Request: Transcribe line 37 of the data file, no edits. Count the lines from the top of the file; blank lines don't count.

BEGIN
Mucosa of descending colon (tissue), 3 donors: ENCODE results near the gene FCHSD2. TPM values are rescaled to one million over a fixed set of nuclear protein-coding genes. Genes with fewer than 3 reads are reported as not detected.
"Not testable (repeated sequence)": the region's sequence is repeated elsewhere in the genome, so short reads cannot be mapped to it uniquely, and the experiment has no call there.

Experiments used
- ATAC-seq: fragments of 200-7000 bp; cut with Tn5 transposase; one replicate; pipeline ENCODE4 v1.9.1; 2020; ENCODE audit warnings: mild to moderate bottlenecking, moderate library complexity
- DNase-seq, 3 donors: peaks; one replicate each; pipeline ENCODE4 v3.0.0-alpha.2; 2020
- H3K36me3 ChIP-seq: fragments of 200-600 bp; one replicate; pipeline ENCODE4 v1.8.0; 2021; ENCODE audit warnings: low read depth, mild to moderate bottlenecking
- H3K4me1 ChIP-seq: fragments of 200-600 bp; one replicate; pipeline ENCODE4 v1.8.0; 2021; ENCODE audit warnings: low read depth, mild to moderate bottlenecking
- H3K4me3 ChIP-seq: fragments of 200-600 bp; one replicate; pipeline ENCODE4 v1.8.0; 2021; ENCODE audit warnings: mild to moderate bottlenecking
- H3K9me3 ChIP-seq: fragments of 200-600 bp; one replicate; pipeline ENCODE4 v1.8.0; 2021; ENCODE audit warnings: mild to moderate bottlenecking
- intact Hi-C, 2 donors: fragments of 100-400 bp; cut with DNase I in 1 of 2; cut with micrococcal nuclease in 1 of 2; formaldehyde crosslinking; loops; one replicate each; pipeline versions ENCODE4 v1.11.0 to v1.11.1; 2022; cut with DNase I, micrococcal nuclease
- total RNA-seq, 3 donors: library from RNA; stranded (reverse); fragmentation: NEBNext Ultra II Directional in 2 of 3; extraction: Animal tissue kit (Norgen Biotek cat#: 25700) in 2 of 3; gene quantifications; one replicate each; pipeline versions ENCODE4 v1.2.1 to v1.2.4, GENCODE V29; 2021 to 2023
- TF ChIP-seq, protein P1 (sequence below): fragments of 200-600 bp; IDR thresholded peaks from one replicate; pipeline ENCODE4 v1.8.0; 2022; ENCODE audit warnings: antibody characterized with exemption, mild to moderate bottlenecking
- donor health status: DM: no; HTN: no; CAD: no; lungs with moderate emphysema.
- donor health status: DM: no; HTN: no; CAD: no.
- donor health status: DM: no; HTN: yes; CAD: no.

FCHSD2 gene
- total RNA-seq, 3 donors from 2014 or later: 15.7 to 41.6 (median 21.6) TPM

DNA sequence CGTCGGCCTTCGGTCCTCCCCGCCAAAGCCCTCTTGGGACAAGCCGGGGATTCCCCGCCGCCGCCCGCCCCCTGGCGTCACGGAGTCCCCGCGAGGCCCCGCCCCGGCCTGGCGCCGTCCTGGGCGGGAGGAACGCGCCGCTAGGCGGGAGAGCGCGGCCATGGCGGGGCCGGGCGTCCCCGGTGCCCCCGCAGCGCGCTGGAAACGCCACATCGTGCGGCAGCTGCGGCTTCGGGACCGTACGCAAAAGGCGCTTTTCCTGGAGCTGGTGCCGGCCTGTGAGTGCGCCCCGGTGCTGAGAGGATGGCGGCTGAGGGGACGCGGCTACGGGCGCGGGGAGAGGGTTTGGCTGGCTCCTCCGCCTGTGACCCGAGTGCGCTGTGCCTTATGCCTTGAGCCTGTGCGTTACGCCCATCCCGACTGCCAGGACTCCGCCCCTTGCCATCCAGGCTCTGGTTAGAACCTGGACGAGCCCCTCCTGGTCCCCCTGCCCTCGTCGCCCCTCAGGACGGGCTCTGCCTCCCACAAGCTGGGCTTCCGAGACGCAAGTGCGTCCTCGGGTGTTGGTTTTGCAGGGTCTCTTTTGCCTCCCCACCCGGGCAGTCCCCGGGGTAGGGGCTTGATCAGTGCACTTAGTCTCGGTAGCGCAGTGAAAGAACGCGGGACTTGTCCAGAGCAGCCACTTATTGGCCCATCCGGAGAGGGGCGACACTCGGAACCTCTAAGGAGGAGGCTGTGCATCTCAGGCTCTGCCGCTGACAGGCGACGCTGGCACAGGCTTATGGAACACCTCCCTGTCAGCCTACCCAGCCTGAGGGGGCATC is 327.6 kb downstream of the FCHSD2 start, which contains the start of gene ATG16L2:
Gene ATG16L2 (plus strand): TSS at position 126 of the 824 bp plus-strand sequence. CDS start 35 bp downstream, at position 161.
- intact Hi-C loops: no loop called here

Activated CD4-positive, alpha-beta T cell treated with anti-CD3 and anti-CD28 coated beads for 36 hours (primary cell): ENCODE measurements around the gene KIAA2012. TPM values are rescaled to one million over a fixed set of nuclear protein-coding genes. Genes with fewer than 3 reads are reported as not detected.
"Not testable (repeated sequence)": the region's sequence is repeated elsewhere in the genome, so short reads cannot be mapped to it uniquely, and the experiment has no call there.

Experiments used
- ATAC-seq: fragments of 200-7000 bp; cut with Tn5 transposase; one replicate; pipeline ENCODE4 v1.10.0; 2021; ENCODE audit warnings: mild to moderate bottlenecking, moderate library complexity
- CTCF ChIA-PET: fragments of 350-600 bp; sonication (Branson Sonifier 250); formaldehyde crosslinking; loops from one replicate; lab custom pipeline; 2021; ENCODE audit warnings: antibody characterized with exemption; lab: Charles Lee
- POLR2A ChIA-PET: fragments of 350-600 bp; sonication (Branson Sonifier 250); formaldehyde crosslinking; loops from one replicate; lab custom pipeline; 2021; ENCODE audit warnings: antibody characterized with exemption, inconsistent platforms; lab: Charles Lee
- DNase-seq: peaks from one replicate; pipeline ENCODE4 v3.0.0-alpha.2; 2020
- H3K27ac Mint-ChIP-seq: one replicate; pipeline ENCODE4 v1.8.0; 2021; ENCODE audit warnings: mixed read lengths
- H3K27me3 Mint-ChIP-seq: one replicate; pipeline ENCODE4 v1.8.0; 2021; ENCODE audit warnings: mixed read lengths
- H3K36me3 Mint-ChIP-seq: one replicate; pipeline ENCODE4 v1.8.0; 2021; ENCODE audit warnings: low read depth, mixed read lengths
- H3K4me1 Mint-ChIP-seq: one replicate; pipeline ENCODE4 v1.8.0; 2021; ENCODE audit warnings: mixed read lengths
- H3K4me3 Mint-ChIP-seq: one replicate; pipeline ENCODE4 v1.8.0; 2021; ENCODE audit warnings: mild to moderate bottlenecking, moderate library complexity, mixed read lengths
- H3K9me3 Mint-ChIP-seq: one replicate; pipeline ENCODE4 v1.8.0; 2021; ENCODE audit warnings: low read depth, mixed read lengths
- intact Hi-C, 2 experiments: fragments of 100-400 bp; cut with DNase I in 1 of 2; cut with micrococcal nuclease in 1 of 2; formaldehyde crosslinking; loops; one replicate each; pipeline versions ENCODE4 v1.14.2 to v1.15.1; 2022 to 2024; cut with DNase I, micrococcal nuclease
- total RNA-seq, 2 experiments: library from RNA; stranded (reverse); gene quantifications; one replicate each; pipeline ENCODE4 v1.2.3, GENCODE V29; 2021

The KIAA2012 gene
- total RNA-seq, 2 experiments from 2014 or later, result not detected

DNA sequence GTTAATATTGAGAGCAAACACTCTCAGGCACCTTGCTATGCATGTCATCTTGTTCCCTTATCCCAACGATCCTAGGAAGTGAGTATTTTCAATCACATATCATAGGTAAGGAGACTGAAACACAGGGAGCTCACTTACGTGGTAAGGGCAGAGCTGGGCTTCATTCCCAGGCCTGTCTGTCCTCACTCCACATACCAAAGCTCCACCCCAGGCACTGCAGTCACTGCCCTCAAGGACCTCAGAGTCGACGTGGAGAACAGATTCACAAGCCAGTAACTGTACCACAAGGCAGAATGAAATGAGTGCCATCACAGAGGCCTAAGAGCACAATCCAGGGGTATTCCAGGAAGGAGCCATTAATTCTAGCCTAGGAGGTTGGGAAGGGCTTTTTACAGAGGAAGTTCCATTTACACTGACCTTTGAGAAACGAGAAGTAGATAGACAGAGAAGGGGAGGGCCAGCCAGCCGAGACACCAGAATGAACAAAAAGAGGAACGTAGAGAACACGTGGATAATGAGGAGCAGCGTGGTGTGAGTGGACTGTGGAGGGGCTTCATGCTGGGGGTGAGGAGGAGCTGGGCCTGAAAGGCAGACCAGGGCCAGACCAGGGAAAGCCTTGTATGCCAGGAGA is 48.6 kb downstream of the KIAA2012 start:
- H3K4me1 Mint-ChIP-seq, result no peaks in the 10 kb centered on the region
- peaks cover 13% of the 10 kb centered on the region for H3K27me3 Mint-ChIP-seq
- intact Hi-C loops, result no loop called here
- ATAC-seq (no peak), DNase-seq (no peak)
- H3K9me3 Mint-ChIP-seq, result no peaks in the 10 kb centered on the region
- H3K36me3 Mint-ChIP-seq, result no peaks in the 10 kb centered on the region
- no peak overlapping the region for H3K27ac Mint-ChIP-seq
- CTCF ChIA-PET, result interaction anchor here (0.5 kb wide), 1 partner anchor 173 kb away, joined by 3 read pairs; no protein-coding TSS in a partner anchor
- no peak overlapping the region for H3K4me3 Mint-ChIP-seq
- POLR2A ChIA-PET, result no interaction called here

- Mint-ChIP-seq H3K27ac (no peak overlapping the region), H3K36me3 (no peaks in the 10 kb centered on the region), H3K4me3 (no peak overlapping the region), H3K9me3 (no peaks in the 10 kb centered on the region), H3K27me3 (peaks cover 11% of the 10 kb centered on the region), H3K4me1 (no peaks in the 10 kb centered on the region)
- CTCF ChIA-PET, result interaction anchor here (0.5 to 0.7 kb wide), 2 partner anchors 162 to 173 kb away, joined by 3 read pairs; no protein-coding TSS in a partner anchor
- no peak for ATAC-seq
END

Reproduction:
- total RNA-seq, 2 experiments from 2014 or later, result not detected